There’s been some news buzz lately about the nonstop flight from Hong Kong to London put on by Boeing to demo a new long-range plane. When we first heard about it, we opined to Mrs Heathen that presumably that was the distance over land, i.e. flying west out of Hong Kong. In fact, we were wrong (we blame Mississippi public schools).
Salon’s Ask the Pilot has a great piece on this today. Hong Kong to London is not a new route, and in fact typically takes more like 12 hours — and, as we expected, goes in a westerly direction, not east over two oceans (for reasons discussed below, using either basic compass point is a gross oversimplification, but you get the idea). This new Boeing flight is notable not because it went from Hong Kong to London, but because it took the long way around as a distance demo (and in so doing covered something like 11,664 nautical miles, a commercial record). As the world is “only” about 21,600 nautical miles around, a flight of better than half the planet’s circumference means any two cities are now easily connectable by the Boeing jet.
Of course, connectable and financially feasible are two different things; plenty of routes are theoretically possible, but lack passenger volumes to justify them. No airline will be adding the HKG-LHR route Boeing used, but there are 10K+ routes that might make sense. The Pilot (linked above) has more.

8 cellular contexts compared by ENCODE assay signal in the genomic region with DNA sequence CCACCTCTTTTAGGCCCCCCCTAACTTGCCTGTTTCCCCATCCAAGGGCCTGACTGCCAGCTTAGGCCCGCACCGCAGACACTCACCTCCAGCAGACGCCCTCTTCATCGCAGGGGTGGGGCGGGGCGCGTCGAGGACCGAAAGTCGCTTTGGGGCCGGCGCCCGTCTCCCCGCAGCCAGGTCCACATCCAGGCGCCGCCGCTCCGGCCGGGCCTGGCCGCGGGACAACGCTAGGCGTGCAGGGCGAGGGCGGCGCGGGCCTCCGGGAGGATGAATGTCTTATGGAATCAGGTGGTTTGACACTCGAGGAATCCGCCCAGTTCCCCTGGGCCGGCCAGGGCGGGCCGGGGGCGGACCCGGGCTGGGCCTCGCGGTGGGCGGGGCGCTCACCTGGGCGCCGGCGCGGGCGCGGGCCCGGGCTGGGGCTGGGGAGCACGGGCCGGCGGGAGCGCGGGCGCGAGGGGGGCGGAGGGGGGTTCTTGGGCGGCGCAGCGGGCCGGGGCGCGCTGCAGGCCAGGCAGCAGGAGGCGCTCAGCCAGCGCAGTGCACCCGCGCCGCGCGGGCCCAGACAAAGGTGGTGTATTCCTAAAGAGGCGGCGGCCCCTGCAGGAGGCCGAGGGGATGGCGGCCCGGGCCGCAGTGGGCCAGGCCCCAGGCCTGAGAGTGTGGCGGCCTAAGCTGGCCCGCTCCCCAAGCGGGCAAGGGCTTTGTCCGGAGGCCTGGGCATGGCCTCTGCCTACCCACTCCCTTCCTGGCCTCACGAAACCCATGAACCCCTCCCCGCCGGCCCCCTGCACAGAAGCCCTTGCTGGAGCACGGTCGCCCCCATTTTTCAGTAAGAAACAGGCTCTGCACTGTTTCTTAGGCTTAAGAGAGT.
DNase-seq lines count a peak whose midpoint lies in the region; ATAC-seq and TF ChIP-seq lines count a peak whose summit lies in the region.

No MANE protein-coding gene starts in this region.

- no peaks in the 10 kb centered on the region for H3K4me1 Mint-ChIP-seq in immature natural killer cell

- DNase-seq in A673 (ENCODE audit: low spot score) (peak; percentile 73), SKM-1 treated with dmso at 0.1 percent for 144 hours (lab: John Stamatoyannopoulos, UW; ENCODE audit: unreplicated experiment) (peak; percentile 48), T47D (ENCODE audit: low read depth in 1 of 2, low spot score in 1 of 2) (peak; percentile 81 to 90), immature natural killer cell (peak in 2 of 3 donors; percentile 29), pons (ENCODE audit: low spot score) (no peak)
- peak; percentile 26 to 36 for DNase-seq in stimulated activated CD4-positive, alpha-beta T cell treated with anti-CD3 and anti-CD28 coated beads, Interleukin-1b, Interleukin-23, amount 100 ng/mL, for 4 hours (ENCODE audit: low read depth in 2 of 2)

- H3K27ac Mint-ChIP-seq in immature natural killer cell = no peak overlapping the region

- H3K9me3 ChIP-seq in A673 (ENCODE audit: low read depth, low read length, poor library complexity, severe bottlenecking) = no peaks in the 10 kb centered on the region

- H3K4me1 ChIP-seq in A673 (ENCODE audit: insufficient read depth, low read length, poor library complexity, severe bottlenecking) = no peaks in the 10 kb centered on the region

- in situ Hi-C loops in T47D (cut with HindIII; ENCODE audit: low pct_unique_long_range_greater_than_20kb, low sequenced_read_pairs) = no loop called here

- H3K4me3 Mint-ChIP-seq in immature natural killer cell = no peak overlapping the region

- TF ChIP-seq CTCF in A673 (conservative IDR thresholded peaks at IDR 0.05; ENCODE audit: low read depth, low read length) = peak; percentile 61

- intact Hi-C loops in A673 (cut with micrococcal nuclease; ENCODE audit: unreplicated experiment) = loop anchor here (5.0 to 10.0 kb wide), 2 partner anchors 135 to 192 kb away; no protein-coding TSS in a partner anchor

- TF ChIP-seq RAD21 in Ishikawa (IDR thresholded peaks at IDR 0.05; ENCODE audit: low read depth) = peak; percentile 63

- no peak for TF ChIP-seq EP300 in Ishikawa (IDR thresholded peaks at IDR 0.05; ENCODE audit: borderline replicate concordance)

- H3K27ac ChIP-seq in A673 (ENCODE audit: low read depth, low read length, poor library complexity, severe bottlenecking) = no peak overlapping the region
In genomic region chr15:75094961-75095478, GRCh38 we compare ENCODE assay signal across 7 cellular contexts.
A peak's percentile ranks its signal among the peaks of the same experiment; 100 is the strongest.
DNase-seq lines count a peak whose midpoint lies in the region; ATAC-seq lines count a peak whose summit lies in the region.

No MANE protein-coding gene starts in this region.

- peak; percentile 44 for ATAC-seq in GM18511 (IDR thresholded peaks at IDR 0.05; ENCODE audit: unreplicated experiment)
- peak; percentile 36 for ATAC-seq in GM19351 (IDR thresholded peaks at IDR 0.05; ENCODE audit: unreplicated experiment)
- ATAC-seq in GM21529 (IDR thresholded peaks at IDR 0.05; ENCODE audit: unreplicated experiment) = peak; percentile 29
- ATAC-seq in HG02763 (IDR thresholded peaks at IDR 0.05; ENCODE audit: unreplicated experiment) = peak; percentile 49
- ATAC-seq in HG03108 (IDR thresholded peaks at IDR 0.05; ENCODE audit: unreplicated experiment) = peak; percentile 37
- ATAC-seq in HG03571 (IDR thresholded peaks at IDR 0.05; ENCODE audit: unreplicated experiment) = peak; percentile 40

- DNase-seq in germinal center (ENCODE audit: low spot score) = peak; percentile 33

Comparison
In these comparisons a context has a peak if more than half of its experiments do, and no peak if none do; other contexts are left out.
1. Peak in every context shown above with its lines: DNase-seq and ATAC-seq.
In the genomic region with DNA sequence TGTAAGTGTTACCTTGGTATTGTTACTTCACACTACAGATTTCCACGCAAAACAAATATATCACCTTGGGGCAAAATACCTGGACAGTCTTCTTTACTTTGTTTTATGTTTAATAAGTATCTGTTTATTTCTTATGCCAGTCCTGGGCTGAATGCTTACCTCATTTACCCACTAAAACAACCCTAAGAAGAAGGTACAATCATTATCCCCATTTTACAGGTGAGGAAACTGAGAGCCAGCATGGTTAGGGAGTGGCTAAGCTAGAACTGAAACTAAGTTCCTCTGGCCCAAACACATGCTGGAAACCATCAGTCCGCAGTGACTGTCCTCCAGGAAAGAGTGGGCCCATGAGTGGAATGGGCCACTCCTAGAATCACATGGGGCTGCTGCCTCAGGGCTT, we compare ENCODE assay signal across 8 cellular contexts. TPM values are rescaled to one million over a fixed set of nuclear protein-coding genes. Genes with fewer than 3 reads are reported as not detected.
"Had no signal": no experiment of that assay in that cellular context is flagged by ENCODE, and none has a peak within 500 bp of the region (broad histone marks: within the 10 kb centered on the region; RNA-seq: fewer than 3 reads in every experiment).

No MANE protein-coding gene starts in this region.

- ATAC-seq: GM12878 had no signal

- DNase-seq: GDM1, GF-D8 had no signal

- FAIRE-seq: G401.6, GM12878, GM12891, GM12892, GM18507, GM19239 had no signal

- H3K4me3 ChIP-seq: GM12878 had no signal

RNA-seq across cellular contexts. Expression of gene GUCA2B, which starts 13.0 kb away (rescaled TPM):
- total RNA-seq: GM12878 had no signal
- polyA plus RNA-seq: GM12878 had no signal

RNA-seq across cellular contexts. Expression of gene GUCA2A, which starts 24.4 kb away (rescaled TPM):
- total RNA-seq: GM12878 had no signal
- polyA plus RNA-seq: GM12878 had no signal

Also, if, like us, you are amused by the prospect of considering whether east or west is the best route for these long flights, you’ll probably also enjoy his earlier discussion of Great Circle navigation. Remember, our mental images of the world are utterly broken, since almost everyone studies flat maps. These work if you’re driving, or flying from Houston to Dallas, but when you start covering thousands of miles the straight line routes mapped on globe start differing dramatically from those foolishly plotted on planar representations thereof. (For example: the route from New York to Hong Kong goes not west or east but north.)